The wallaby is fast becoming a popular and affectionate pet. A member of the macropods, the wallaby has the appearance of a miniature kangaroo. Highly intelligent, they have the ability to co-exist as a loving house pet if raised from a baby. Fully grown they weigh approximately 40 pound and stand around 3 feet tall. They have a life expectancy of 12 to 15 years.
Bottle raised babies bond closely with their human ‘parents’. They have the capability of being housebroke or paper trained. They delight in having time outdoors to languish and play in the sunshine but they also enjoy snuggling next to their owner on the couch during the nighttime hours. A wallaby can easily coexist in a normal household with a relatively small yard of only 50 x 50. They do require a relatively high fence of at least 6 feet to safely enclose them since they have the ability to jump a standard fence.
Wallabies graze predominately as their primary diet. A pelleted horse feed will suffice for their daily feed ration. Commercial wallaby diets are also available which provide all the nutrients, vitamins and minerals that the animal will require.
Despite the appeal of owning a small kangaroo type animal, the common pet owner must take many things into considerations. Is it legal to own a wallaby in your area? Cities often do not allow wallabies and they are classified as livestock. Owners may also require a permit to own such an exotic pet. Prior to making a wallaby purchase make sure you have a good veterinarian who is willing to care for the wallaby. The veterinarian should have a basic knowledge of the animal and its care requirements.
Young wallabies benefit from being carried in a human baby pouch close to its new owners body. Most wallabies are ready for purchase at 6 to 7 months old from breeders. Numerous online pet suppliers now market specialized wallaby pouches that are specifically designed for the wallaby to comfortably ride against its human owners body. Wallabies will require regular bottle feedings until they reach one year of age.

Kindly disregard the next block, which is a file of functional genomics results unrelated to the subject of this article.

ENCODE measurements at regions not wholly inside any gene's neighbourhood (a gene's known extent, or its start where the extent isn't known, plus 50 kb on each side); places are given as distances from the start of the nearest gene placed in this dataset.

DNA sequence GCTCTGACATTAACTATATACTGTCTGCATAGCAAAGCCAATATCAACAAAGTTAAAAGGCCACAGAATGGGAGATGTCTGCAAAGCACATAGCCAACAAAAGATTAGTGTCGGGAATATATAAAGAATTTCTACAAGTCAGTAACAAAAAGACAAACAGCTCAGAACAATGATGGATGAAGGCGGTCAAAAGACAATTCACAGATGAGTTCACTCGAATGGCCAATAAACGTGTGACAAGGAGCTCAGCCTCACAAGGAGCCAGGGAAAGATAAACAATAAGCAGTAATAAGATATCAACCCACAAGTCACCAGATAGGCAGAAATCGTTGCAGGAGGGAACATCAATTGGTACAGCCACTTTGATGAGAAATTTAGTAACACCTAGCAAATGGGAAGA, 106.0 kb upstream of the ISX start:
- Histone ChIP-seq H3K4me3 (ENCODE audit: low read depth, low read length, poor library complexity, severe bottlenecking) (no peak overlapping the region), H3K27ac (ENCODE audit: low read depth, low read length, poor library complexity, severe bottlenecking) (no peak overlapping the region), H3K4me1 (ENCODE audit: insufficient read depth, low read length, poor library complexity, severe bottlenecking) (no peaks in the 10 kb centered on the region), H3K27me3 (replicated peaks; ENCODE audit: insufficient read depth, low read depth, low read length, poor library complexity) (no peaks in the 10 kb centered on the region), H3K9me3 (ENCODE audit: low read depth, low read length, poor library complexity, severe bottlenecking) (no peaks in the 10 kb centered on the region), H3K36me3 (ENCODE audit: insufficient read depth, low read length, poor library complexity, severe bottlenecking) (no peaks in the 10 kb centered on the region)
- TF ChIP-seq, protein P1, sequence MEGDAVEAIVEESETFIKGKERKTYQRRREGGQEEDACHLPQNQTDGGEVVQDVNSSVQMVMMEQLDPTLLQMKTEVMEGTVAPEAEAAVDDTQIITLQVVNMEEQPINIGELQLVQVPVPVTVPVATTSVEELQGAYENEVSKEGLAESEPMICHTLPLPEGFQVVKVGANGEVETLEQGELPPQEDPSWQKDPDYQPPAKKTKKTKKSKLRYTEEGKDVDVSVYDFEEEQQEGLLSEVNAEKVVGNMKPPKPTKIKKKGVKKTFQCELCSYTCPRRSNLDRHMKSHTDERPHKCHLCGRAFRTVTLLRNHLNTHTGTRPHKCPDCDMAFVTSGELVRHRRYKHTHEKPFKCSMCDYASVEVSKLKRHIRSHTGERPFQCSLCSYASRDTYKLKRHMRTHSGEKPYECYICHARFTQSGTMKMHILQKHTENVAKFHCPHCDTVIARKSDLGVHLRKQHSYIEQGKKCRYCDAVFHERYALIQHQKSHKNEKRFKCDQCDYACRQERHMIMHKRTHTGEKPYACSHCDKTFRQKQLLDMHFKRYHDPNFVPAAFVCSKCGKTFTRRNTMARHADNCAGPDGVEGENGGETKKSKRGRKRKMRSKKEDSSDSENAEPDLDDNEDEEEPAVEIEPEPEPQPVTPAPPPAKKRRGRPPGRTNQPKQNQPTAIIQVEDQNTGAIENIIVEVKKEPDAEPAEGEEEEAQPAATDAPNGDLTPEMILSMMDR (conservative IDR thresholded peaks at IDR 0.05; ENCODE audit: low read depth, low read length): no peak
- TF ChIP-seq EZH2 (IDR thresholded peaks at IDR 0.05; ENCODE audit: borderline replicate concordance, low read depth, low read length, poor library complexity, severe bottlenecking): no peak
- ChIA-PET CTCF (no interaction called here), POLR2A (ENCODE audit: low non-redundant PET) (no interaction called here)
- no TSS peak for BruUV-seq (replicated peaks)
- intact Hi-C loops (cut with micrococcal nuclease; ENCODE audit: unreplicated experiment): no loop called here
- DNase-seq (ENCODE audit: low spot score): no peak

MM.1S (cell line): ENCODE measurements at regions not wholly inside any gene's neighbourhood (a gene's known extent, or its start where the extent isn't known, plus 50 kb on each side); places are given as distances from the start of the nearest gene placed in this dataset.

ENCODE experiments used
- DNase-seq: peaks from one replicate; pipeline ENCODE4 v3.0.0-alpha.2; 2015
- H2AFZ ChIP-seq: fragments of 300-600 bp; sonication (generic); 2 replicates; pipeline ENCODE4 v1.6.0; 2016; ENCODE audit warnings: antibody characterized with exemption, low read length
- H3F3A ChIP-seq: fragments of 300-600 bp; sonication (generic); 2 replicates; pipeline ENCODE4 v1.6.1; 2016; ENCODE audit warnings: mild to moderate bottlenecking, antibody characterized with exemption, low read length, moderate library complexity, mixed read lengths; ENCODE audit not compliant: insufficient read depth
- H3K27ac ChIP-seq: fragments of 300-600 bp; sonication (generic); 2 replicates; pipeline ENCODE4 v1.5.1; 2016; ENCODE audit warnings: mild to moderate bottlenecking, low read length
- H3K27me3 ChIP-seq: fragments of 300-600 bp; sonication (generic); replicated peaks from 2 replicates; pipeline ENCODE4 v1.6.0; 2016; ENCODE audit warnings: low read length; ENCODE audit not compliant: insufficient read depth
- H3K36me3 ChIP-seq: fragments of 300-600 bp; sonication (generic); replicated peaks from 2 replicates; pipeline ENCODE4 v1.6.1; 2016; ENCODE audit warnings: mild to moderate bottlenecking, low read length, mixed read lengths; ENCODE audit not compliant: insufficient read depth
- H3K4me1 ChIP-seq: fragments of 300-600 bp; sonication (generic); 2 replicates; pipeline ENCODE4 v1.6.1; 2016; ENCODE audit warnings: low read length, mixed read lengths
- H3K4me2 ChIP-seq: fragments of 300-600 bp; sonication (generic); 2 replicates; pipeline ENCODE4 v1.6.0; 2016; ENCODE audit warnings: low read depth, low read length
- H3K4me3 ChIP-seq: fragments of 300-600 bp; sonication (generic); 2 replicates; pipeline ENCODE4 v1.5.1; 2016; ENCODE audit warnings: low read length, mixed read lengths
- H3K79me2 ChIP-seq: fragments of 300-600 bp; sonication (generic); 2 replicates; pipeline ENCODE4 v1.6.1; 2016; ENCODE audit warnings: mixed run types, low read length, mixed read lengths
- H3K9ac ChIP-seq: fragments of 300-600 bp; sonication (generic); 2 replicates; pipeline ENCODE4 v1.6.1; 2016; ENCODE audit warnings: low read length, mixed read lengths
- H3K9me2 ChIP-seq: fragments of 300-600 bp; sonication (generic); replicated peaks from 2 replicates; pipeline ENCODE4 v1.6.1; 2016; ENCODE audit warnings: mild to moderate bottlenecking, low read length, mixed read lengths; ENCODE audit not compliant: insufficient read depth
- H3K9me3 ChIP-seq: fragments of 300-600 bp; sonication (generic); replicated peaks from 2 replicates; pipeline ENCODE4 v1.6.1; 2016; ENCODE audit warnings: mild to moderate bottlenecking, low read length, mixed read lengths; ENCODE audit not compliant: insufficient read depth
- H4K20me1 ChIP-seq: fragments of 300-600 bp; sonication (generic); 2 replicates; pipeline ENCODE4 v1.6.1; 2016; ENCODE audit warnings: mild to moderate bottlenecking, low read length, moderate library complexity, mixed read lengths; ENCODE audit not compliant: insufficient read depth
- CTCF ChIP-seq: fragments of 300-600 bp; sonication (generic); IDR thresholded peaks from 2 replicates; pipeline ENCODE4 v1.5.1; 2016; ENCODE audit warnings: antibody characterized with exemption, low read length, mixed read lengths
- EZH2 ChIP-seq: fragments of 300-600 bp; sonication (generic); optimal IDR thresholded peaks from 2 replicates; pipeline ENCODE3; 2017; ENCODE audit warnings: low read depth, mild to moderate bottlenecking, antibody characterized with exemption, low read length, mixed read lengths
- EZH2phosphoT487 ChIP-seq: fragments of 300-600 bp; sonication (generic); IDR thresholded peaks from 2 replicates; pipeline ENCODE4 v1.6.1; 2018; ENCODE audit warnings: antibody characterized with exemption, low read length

The wallaby requires warm housing during the winter. It cannot subsist within an unheated barn in the height of a cold snap. The small animal will easily become sick and could catch pneumonia if exposed to adverse elements. Care must be taken to keep the wallaby warm at all times.
Despite being cute, the wallaby is a powerful animal for its size and can kick while playing. The wallaby must always be discouraged from this natural behavior because as it grows it size a powerful kick can deliver a bruising and painful blow that may even pose a danger to a child.
The wallaby will require basic house training at an early age to teach it to stay off counter tops and other undesirable behavior. Remember that the wallaby can jump high and will easily jump onto surfaced it should not reside upon.
Choosing an exotic pet is a big responsibility that should never be undertaken lightly. A young wallaby is irresistible but as the animal grows it will require rules and discipline to make sure it grows into an acceptable animal companion.